Curtin University students recently returned from Malaysia where they studied the feasibility of introducing internet access in Long Latei, a rural community in South-Western Miri.
The project, through the Curtin Leadership Centre and AsiaBound programme, involved seven students from the Schools of Science and Engineering, Humanities and Health Sciences.
The two week inaugural project required the students to work in a team environment to design and implement a feasibility study with the Penan tribe, nomadic aboriginal people living in Sarawak and Brunei, and one of the last such peoples remaining as hunters and gatherers.
The report’s findings were presented to the Curtin Sarawak campus and the Australian High Commission, showing that children in the rural community would greatly benefit from access to the internet and computing facilities.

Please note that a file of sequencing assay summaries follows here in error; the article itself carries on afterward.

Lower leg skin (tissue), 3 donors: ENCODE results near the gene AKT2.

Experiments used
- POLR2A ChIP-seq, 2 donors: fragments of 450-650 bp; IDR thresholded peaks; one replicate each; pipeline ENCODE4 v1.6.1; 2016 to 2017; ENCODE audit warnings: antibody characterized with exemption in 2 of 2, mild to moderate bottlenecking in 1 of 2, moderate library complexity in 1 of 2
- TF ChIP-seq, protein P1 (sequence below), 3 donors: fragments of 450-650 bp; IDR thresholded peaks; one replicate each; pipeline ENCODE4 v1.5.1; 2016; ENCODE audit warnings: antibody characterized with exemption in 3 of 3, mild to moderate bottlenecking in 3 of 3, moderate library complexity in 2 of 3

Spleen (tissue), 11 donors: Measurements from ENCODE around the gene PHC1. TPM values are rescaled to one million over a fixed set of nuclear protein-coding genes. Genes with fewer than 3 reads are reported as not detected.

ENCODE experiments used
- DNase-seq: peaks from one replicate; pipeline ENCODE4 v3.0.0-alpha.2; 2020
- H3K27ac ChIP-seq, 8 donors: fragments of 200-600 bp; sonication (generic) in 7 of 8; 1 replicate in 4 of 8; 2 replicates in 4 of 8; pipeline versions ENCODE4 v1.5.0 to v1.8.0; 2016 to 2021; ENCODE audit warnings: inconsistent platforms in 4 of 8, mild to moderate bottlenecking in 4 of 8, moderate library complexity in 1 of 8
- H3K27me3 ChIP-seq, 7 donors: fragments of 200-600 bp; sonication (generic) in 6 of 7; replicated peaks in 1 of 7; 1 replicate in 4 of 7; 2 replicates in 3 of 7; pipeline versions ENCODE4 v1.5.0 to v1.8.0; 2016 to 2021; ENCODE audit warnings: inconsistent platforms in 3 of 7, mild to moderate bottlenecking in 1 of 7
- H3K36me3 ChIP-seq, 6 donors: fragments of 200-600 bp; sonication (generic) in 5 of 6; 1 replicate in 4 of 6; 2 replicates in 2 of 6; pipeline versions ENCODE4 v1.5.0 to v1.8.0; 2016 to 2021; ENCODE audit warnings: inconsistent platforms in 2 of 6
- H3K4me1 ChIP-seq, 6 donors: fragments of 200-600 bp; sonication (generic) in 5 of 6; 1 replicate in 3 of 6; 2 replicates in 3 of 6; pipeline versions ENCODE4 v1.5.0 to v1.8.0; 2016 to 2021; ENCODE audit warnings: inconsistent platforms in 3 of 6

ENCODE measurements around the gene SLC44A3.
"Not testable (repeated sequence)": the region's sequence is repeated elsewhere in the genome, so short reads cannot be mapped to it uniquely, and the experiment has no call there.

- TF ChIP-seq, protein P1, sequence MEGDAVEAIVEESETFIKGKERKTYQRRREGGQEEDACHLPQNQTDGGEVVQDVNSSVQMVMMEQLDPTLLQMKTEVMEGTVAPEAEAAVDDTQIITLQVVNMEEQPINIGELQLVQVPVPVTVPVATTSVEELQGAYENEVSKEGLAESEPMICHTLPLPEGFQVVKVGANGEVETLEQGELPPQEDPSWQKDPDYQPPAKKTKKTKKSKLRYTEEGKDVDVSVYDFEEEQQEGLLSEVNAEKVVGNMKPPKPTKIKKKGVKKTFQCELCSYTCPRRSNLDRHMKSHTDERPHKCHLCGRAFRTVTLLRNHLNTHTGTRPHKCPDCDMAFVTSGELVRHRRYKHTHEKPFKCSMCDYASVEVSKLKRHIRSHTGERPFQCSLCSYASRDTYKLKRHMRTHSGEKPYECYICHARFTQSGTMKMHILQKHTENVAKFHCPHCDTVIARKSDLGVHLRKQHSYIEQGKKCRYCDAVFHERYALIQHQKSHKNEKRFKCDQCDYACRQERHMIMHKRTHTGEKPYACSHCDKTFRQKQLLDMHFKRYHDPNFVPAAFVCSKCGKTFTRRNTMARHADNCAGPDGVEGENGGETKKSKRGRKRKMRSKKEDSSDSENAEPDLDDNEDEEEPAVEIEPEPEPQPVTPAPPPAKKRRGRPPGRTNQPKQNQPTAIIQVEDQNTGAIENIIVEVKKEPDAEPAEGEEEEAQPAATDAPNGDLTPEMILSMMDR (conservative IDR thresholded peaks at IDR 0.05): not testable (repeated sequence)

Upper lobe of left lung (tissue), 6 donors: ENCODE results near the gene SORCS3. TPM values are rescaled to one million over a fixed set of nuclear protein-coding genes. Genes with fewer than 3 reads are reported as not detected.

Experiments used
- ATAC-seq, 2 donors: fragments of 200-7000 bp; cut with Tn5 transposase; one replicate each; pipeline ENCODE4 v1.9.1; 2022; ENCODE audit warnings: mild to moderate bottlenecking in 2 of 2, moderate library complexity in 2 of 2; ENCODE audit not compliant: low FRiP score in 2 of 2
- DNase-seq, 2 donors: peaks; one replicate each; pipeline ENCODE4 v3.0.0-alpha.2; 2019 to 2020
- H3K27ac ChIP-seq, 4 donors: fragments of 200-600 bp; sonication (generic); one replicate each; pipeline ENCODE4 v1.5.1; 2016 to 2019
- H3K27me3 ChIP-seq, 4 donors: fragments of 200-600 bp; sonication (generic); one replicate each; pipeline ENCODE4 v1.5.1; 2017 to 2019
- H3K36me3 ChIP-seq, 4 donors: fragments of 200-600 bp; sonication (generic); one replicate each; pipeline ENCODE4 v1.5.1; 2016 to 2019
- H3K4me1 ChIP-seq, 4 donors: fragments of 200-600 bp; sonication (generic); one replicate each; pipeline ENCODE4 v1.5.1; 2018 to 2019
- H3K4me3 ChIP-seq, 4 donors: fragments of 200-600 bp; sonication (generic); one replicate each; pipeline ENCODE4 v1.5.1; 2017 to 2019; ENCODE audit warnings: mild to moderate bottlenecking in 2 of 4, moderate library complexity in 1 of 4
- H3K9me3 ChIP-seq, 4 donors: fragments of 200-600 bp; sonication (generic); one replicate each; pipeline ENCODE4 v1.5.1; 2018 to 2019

Mr James Heron, a Curtin Exercise Sports and Rehabilitation Studies student and one of the participants, said the experience gained from the trip allowed the students to explore global issues of communication in remote areas.
“Students were able to open their eyes to finding a balance between preserving cultures and assisting disadvantaged communities,” Mr Heron said.
“We immersed ourselves in a completely different world whilst exploring what elements of our own technology we can integrate to enhance the tribe’s education and connection now, and into the future.”
A video compiled by the students on their experience can be viewed on Youtube.
More information on the Curtin Leadership Centre and the programs it offers to students and staff, including scholarships and grants for students to visit international conferences can be found on the Curtin Leadership Centre website.